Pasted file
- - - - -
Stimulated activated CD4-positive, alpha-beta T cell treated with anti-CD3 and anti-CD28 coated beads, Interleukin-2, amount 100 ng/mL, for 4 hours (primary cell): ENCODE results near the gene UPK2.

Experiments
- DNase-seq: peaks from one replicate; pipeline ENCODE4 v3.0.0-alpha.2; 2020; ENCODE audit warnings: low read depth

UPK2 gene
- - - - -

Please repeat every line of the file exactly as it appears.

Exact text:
Stimulated activated CD4-positive, alpha-beta T cell treated with anti-CD3 and anti-CD28 coated beads, Interleukin-2, amount 100 ng/mL, for 4 hours (primary cell): ENCODE results near the gene UPK2.

Experiments
- DNase-seq: peaks from one replicate; pipeline ENCODE4 v3.0.0-alpha.2; 2020; ENCODE audit warnings: low read depth

UPK2 gene